A web-based teacher recruitment system launched last year in the St. Louis area is bringing qualified candidates to the region’s schools in droves. The online system, which also saves time and money for the districts’ human resource departments, has caught the eye of school leaders from nearly every corner of the country.

Called REAP, or Regional Education Application Program, the system was launched in March 1998 by the Cooperating School Districts of St. Louis (CSD). At the time of its first anniversary, REAP had collected some 3,000 applications. Of those applicants, 800 successfully were hired for teaching positions.

CSD, a consortium of 29 school districts in the greater St. Louis area, developed REAP to give member districts a more efficient way of gathering teacher applications, while also giving prospective teachers a place to see all the jobs available in their area.

With REAP, a candidate fills out just one online application to reach all participating school districts.

“It’s a way for schools to find top-notch quality applicants, while also making it easier for applicants to find jobs,” said George Simpson, CSD’s deputy executive director.

Initially opened only to CSD member districts, the REAP system now caters to nearly 65 school districts throughout Missouri, Simpson said. CSD has invited all districts in the state to participate in the program, so even more are likely to come on board in the near future.

Here’s how it works: Prospective teachers go to the REAP web site and fill out a detailed online application form. The application can take a couple of hours to complete, but it doesn’t have to be done in one sitting.

The application gathers a wealth of information from candidates, including personal history, work history, educational background, and job preferences—everything a traditional paper application form would cover. Additionally, applicants complete a series of essay questions designed to get a feel for their expectations, goals, and aspirations.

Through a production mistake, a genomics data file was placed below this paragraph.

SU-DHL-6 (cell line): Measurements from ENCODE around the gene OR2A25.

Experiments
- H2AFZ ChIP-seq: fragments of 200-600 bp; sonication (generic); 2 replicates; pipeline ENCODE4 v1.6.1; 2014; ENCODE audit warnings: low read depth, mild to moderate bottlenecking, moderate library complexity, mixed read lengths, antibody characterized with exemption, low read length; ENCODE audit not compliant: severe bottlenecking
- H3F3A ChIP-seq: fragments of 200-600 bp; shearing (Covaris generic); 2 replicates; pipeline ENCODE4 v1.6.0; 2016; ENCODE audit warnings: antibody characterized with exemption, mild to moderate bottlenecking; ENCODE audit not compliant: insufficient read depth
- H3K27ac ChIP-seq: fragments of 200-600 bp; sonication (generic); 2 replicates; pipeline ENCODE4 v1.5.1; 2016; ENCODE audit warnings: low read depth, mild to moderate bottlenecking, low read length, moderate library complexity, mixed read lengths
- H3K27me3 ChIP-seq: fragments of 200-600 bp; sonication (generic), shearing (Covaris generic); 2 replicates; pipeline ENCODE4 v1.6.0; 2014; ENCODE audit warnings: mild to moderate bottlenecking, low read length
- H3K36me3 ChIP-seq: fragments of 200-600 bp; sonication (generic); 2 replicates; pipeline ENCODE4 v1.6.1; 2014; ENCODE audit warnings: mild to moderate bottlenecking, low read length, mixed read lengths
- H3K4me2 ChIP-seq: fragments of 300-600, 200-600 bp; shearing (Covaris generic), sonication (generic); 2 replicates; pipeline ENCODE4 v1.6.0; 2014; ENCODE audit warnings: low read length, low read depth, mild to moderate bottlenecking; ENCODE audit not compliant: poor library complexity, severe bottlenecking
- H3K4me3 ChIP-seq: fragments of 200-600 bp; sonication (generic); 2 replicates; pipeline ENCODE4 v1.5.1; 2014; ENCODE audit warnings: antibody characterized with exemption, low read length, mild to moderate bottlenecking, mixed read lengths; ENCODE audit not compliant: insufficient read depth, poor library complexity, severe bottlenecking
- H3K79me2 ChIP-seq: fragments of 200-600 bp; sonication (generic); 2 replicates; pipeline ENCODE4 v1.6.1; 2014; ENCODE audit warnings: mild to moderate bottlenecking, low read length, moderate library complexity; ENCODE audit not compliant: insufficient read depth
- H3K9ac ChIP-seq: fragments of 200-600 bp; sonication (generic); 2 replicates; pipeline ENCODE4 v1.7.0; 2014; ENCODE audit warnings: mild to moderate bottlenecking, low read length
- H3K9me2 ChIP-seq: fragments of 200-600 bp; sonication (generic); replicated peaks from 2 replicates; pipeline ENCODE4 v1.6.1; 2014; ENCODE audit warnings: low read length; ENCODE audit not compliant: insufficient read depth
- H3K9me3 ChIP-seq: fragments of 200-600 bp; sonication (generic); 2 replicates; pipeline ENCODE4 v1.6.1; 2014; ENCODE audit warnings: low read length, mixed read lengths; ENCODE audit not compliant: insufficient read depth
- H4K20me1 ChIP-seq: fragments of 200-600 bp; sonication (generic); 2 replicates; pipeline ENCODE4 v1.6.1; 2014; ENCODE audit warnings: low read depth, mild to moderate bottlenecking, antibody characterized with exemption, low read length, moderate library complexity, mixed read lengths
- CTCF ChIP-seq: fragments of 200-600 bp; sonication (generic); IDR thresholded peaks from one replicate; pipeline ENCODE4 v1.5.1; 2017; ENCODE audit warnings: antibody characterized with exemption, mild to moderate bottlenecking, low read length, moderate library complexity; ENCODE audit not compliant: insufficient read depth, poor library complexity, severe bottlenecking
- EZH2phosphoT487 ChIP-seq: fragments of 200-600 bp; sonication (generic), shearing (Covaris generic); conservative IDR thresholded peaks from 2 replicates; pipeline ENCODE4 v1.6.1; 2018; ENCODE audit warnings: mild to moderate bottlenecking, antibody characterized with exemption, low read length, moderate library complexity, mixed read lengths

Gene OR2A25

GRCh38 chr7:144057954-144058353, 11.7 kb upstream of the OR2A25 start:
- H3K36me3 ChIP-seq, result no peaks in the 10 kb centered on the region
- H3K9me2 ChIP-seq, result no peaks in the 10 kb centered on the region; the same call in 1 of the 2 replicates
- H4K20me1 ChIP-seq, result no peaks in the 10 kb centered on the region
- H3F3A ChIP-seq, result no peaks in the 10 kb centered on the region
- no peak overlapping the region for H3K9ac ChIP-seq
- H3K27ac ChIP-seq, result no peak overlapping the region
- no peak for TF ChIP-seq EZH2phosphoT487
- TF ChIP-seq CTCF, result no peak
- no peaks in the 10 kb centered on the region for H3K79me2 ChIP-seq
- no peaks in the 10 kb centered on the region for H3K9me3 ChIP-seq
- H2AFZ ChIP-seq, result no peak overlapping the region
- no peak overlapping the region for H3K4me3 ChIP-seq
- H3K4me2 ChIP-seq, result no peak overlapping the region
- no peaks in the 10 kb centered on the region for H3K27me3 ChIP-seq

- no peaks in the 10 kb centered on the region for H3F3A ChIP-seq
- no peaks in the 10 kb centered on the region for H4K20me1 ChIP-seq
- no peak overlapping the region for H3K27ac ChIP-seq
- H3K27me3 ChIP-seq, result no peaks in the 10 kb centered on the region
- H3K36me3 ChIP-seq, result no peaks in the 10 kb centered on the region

Once completed, applications are filed in the REAP database, where all participating districts have access to them.

For human resource personnel, the system provides an extremely efficient way to weed through the pool of qualified applicants. With a password, a human resource director can log onto the system and use one of several search criteria to find the best matches.

Need a third-grade teacher with a strong technology background who wants to teach in an urban school? REAP will search through its vast database of applicants and quickly identify the qualified candidates.

The system also means less paperwork for human resource departments. All applications are stored on the REAP database for five years, eliminating the need to keep vast files of paper application forms.

About $125,000 has been invested in REAP so far, though CSD already has seen a return on its investment, Simpson said.

Since its launch, the system has caught the eye of school districts and regional education service agencies from coast to coast.

“We didn’t realize at the time we pulled this together that school districts across the country were looking to develop this kind of system,” Simpson said.

When a regional service agency in Connecticut approached Simpson to develop a comparable system for its area, CSD decided to take on the challenge. Backed by the Connecticut Department of Education, CSD built a REAP system that covers every school in the state. Connecticut’s REAP went online July 1.

Next up for Simpson is a contract with a consortium of 70 school districts in New York. The REAP system there is slated to be launched this fall.

But CSD isn’t stopping there. Simpson currently is negotiating to bring REAP to school districts or regional service agencies in Kentucky, Michigan, Nebraska, and Pennsylvania as well.

“I’m very proud of this system,” he remarked. “It’s grown beyond my wildest expectations.”

Cooperating School Districts of St. Louis


REAP Missouri


REAP Connecticut